$\displaystyle P(Y_j \le t)=\sum \limits_{k=j}^n \binom{n}{k} \ \biggl[ F(t) \biggr]^k \ \biggl[1-F(x) \biggr]^{n-k} \ \ \ \ \ \ \ \ \ \ \ \ \ \ (1)$

$\displaystyle P(Y_j > t)=\sum \limits_{k=0}^{j-1} \binom{n}{k} \ \biggl[ F(t) \biggr]^k \ \biggl[1-F(x) \biggr]^{n-k} \ \ \ \ \ \ \ \ \ \ \ \ \ \ (2)$

Both (1) and (2) involve binomial probabilities and are discussed in this previous post. The probability of success is $F(t)=P(X \le t)$ since we are interested in how many sample items that are $\le t$. Both the calculations (1) and (2) are based on counting the number of sample items in the two intervals $\le t$ and $>t$. It turns out that when the probability that is desired involves more than one $Y_j$, we can also count the number of sample items that fall into some appropriate intervals and apply some appropriate multinomial probabilities. Let’s use an example to illustrate the idea.

Example 1
Draw a random sample $X_1,X_2,\cdots,X_{10}$ from the uniform distribution $U(0,4)$. The resulting order statistics are $Y_1. Find the following probabilities:

• $P(Y_4<2
• $P(Y_4<2

For both probabilities, the range of the distribution is broken up into 3 intervals, (0, 2), (2, 3) and (3, 4). Each sample item has probabilities $\frac{2}{4}$, $\frac{1}{4}$, $\frac{1}{4}$ of falling into these intervals, respectively. Multinomial probabilities are calculated on these 3 intervals. It is a matter of counting the numbers of sample items falling into each interval.

The first probability involves the event that there are 4 sample items in the interval (0, 2), 2 sample items in the interval (2, 3) and 4 sample items in the interval (3, 4). Thus the first probability is the following multinomial probability:

\displaystyle \begin{aligned} P(Y_4<2

For the second probability, $Y_5$ does not have to be greater than 2. Thus there could be 5 sample items less than 2. So we need to add one more case to the above probability (5 sample items to the first interval, 1 sample item to the second interval and 4 sample items to the third interval).

\displaystyle \begin{aligned} P(Y_4<2

Example 2
Draw a random sample $X_1,X_2,\cdots,X_6$ from the uniform distribution $U(0,4)$. The resulting order statistics are $Y_1. Find the probability $P(1.

In this problem the range of the distribution is broken up into 3 intervals (0, 1), (1, 3) and (3, 4). Each sample item has probabilities $\frac{1}{4}$, $\frac{2}{4}$, $\frac{1}{4}$ of falling into these intervals, respectively. Multinomial probabilities are calculated on these 3 intervals. It is a matter of counting the numbers of sample items falling into each interval. The counting is a little bit more involved here than in the previous example.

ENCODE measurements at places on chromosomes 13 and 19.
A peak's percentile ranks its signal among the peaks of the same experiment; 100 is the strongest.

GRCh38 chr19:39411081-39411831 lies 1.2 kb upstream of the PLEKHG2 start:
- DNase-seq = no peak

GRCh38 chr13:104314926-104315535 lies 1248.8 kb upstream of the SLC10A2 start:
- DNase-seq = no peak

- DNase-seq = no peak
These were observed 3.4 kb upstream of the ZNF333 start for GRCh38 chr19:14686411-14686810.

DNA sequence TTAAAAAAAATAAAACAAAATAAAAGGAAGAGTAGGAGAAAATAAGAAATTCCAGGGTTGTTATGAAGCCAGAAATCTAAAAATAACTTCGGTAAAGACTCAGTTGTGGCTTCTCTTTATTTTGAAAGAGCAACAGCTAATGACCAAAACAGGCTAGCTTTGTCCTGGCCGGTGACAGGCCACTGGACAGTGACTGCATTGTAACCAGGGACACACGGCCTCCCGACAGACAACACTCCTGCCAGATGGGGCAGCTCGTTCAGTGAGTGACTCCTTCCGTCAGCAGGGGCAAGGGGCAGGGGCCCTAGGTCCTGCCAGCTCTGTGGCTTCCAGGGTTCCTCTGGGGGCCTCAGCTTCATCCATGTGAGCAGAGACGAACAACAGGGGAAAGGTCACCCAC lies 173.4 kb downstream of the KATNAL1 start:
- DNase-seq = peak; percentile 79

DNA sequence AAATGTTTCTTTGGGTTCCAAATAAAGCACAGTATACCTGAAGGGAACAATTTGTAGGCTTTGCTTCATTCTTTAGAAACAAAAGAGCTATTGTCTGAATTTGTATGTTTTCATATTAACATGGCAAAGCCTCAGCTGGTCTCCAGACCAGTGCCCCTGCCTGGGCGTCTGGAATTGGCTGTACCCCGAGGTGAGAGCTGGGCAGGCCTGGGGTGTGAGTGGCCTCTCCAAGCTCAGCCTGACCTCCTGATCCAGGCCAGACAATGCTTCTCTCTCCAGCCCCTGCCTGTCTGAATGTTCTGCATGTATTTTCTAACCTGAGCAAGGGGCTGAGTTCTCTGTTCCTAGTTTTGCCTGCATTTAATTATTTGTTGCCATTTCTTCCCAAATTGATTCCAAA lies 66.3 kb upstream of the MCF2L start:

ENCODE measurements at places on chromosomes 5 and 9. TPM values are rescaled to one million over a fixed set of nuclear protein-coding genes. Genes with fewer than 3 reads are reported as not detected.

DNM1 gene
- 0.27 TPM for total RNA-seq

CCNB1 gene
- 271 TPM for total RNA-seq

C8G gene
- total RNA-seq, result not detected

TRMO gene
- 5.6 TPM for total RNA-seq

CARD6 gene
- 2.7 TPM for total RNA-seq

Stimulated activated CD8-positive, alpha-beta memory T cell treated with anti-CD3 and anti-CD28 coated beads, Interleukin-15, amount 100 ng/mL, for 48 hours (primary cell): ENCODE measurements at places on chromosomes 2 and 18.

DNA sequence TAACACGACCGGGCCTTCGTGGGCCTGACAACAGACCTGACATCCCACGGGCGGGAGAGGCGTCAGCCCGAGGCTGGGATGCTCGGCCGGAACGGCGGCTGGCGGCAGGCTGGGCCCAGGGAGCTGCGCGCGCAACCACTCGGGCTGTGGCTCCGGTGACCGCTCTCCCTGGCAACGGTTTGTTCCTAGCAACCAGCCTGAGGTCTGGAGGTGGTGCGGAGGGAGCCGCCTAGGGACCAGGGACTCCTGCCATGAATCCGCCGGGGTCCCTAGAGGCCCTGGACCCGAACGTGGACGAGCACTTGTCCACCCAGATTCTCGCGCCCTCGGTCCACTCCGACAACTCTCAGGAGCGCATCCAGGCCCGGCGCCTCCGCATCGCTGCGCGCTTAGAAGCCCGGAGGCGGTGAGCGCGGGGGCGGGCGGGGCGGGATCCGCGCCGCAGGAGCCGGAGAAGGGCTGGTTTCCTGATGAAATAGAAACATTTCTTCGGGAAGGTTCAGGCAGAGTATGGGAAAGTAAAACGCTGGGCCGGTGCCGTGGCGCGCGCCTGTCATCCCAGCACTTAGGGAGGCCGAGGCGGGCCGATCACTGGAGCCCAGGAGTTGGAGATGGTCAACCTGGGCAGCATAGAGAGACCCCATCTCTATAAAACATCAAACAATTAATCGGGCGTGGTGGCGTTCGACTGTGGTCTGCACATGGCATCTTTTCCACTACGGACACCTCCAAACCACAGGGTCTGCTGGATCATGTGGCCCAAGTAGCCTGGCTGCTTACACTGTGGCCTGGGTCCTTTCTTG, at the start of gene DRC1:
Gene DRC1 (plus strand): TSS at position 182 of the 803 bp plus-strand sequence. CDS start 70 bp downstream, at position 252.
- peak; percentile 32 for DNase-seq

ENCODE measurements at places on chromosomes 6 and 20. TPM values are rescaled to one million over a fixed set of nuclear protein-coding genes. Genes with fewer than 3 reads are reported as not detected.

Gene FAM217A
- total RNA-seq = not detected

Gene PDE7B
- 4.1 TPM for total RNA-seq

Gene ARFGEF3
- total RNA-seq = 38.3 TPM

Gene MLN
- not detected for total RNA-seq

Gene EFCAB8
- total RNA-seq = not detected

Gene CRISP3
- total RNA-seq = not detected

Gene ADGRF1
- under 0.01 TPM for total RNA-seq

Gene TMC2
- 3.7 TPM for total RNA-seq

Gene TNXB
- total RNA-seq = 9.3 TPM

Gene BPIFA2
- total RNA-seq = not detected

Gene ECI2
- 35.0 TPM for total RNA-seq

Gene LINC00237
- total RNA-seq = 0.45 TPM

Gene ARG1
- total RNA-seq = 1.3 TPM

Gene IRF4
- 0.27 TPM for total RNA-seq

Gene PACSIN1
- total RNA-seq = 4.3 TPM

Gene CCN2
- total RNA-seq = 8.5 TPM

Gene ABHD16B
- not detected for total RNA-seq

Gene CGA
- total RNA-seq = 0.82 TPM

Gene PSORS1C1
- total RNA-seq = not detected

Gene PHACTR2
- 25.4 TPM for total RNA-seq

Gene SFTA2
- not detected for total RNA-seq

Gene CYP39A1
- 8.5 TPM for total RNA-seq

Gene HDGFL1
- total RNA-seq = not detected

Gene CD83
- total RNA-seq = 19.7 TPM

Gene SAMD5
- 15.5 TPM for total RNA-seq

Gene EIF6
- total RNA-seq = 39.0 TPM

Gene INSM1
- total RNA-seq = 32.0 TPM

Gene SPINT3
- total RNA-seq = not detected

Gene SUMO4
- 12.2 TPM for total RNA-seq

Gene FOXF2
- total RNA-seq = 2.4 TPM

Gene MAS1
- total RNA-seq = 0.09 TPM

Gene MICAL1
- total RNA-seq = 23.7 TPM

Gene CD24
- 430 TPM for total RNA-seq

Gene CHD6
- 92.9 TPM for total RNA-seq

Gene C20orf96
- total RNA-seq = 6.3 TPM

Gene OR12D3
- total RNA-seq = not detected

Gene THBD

The example is to find the probability that both the second order statistic $Y_2$ and the fourth order statistic $Y_4$ fall into the interval $(1,3)$. To solve this, determine how many sample items that fall into the interval $(0,1)$, $(1,3)$ and $(3,4)$. The following points detail the counting.

• For the event $1 to happen, there can be at most 1 sample item in the interval $(0,1)$.
• For the event $Y_4<3$ to happen, there must be at least 4 sample items in the interval $(0,3)$. Thus if the interval $(0,1)$ has 1 sample item, the interval $(1,3)$ has at least 3 sample items. If the interval $(0,1)$ has no sample item, the interval $(1,3)$ has at least 4 sample items.

The following lists out all the cases that satisfy the above two bullet points. The notation $[a, b, c]$ means that $a$ sample items fall into $(0,1)$, $b$ sample items fall into the interval $(1,3)$ and $c$ sample items fall into the interval $(3,4)$. So $a+b+c=6$. Since the sample items are drawn from $U(0,4)$, the probabilities of a sample item falling into intervals $(0,1)$, $(1,3)$ and $(3,4)$ are $\frac{1}{4}$, $\frac{2}{4}$ and $\frac{1}{4}$, respectively.

[0, 4, 2]
[0, 5, 1]
[0, 6, 0]
[1, 3, 2]
[1, 4, 1]
[1, 5, 0]

\displaystyle \begin{aligned} \frac{6!}{a! \ b! \ c!} \ \biggl[\frac{1}{4} \biggr]^a \ \biggl[\frac{2}{4} \biggr]^b \ \biggl[\frac{1}{4} \biggr]^c&=\frac{6!}{0! \ 4! \ 2!} \ \biggl[\frac{1}{4} \biggr]^0 \ \biggl[\frac{2}{4} \biggr]^4 \ \biggl[\frac{1}{4} \biggr]^2=\frac{240}{4096} \\&\text{ } \\&=\frac{6!}{0! \ 5! \ 1!} \ \biggl[\frac{1}{4} \biggr]^0 \ \biggl[\frac{2}{4} \biggr]^5 \ \biggl[\frac{1}{4} \biggr]^1=\frac{192}{4096} \\&\text{ } \\&=\frac{6!}{0! \ 6! \ 0!} \ \biggl[\frac{1}{4} \biggr]^0 \ \biggl[\frac{2}{4} \biggr]^6 \ \biggl[\frac{1}{4} \biggr]^0=\frac{64}{4096} \\&\text{ } \\&=\frac{6!}{1! \ 3! \ 2!} \ \biggl[\frac{1}{4} \biggr]^1 \ \biggl[\frac{2}{4} \biggr]^3 \ \biggl[\frac{1}{4} \biggr]^2=\frac{480}{4096} \\&\text{ } \\&=\frac{6!}{1! \ 4! \ 1!} \ \biggl[\frac{1}{4} \biggr]^1 \ \biggl[\frac{2}{4} \biggr]^4 \ \biggl[\frac{1}{4} \biggr]^1=\frac{480}{4096} \\&\text{ } \\&=\frac{6!}{1! \ 5! \ 0!} \ \biggl[\frac{1}{4} \biggr]^1 \ \biggl[\frac{2}{4} \biggr]^5 \ \biggl[\frac{1}{4} \biggr]^0=\frac{192}{4096} \\&\text{ } \\&=\text{sum of probabilities }=\frac{1648}{4096}=0.4023\end{aligned}

So in randomly drawing 6 items from the uniform distribution $U(0,4)$, there is a 40% chance that the second order statistic and the fourth order statistic are between 1 and 3.

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More examples